The overlooked evidence: the use of music in productions of Henry V 1859-1916

Brodie, Val (2013). The overlooked evidence: the use of music in productions of Henry V 1859-1916. University of Birmingham. Ph.D.

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This thesis uses the joint approaches of theatre research and musicology to reveal the overlooked soundscape of productions of Shakespeare’s Henry V. The starting point is the earliest surviving score (1859), and it concludes with the fragmentary remains of war-time performances (1916), that were on the cusp of change. The evidence, analysed alongside prompt books and other materials, establishes new insights into theatre practices. It problematises scholarly readings that suggest that productions of Henry V were invariably a response to English foreign policy, and challenges the common perception that pictorial realism was the key defining aspect of performance. I argue it is necessary to understand how the play was shaped aurally, physically and emotionally by music; the influence of church, melodrama, militia, musical-comedy, ballet, and opera are located and explored. Ensemble-workshop sessions and keyboard realisation have been central to a developed understanding of the genre. Where the world outside invaded the theatre - especially royal events and war - these are surveyed to understand their impact on the soundscape. This study rebalances the historiography of the play, it reveals the importance of seeking out a forgotten aesthetic, and it demonstrates the need for further scholarly theatre-music studies.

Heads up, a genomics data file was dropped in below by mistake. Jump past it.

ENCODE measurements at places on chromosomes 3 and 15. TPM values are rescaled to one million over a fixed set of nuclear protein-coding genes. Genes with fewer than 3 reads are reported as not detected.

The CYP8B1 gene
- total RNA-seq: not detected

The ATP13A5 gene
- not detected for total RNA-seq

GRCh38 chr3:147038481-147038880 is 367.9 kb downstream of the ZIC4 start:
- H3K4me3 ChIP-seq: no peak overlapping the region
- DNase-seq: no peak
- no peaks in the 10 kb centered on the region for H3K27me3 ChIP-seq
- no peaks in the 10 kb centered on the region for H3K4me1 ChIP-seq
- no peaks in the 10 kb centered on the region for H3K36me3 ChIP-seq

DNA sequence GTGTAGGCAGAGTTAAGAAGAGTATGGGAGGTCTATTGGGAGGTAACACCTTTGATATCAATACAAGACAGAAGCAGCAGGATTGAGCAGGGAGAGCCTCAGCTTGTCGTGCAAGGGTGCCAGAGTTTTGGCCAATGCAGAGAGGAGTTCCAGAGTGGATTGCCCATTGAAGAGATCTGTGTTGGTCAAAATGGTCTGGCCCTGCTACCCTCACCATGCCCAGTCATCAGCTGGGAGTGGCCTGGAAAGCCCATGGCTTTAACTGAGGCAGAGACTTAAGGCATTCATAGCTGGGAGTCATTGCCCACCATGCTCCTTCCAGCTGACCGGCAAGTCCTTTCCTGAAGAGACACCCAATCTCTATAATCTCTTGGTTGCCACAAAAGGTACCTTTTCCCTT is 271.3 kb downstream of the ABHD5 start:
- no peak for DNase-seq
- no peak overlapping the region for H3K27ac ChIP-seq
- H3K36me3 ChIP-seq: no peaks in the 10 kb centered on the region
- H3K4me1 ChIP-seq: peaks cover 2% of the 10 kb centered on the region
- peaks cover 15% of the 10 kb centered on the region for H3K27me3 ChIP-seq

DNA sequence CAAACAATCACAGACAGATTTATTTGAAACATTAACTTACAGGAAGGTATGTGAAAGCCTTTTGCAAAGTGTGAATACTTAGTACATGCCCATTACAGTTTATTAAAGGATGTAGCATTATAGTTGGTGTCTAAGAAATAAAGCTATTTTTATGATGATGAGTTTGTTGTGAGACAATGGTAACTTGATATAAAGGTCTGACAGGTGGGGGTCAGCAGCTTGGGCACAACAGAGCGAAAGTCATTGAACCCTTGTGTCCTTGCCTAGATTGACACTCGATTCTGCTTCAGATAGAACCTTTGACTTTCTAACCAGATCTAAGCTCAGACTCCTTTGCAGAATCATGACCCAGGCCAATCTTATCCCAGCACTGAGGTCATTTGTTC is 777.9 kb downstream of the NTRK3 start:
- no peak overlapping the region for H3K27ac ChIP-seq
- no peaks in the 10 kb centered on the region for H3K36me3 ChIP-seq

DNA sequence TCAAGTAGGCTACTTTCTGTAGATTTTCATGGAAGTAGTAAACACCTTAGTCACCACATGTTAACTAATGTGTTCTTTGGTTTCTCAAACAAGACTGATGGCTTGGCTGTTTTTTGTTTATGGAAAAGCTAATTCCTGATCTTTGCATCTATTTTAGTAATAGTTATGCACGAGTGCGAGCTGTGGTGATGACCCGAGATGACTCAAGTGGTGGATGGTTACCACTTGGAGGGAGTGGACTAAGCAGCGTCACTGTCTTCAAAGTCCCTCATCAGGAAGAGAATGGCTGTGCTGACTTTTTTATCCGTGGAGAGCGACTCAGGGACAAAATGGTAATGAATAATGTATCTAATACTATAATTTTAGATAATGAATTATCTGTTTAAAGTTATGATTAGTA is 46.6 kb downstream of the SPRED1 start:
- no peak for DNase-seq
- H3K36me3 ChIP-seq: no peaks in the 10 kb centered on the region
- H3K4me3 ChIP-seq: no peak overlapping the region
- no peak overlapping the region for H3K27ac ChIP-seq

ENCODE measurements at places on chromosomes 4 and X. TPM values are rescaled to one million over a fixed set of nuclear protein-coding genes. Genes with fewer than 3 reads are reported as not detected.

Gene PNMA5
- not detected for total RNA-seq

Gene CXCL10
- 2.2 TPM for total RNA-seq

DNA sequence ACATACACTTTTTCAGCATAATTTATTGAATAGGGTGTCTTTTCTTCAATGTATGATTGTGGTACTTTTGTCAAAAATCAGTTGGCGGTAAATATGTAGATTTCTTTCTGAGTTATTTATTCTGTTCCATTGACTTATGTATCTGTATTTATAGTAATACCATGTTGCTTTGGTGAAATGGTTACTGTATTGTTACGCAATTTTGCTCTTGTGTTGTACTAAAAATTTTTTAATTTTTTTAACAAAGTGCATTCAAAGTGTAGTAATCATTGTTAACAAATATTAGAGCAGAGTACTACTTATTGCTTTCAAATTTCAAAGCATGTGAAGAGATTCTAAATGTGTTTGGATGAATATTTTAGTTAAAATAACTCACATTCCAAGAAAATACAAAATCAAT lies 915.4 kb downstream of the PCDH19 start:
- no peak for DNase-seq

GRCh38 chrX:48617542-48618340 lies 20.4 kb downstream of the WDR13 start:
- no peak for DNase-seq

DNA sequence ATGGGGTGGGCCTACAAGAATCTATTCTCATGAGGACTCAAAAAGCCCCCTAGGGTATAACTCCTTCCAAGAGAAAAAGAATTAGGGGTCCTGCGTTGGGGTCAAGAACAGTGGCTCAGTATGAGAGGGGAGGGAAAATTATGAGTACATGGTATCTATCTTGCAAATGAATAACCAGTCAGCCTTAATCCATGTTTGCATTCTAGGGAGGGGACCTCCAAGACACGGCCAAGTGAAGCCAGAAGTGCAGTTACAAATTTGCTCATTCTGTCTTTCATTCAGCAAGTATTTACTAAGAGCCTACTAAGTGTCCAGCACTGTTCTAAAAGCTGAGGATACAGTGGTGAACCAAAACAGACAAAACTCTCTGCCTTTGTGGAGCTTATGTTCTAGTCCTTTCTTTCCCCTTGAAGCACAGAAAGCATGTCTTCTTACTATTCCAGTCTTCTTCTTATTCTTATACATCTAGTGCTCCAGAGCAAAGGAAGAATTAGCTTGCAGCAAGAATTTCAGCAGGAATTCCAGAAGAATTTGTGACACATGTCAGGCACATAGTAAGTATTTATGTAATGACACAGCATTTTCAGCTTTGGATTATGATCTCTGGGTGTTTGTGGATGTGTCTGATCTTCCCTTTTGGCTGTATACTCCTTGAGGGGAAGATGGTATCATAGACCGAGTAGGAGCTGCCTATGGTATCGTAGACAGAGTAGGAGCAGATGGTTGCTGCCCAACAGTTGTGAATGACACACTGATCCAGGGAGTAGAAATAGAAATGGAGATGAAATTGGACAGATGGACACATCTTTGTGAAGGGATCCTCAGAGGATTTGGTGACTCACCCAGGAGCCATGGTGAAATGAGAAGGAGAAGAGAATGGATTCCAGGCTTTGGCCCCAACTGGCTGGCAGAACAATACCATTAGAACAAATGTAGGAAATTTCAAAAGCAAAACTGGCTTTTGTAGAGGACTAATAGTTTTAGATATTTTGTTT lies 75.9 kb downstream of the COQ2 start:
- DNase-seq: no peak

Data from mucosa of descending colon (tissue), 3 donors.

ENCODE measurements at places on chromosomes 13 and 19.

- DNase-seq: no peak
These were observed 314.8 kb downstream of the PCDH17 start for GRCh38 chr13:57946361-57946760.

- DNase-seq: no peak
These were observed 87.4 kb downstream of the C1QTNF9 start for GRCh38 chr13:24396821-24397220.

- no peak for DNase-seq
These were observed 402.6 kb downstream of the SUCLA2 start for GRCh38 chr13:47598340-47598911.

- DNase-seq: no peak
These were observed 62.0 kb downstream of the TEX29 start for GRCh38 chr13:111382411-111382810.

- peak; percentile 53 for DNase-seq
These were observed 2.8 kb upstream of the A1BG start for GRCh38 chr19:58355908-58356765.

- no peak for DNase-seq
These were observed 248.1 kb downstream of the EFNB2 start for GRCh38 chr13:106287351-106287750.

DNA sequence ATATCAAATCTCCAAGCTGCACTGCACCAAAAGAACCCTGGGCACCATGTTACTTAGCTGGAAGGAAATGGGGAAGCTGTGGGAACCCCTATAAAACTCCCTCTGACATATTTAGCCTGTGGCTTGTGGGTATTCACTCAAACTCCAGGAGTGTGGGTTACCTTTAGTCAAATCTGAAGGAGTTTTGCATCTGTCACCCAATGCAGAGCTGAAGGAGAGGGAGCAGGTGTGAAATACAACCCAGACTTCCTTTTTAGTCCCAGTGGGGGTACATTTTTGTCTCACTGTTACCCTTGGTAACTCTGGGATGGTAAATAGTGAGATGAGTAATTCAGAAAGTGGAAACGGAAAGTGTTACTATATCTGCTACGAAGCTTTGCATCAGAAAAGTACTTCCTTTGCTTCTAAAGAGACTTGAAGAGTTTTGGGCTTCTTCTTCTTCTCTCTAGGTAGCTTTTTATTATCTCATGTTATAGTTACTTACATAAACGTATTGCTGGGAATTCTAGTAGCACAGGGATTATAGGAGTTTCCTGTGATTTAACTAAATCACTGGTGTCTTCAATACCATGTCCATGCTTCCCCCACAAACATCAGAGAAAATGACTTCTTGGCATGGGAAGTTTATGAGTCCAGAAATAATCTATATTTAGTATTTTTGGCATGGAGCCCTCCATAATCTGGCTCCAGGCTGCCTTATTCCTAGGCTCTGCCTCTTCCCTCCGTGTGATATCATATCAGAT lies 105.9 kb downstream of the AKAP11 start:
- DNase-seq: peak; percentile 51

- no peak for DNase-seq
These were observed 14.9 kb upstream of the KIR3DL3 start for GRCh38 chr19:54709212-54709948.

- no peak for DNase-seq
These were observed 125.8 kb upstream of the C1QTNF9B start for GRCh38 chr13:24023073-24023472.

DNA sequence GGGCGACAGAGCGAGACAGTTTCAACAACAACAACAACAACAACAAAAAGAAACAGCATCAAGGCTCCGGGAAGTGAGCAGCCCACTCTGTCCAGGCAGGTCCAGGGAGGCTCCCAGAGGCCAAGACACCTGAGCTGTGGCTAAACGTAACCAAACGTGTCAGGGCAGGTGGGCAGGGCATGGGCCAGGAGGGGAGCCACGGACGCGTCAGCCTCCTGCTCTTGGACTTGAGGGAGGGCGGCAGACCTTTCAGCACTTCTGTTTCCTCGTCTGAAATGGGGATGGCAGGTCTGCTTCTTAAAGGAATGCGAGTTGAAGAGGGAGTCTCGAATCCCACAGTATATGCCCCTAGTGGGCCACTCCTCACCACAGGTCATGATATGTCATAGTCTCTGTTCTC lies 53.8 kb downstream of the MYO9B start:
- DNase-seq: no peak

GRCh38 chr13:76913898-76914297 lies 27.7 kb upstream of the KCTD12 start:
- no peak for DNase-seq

Type of Work: Thesis (Doctorates > Ph.D.)
Award Type: Doctorates > Ph.D.
College/Faculty: Colleges (2008 onwards) > College of Arts & Law
School or Department: School of English, Drama and American & Canadian Studies, Department of English Literature
Funders: None/not applicable
Subjects: M Music and Books on Music > M Music


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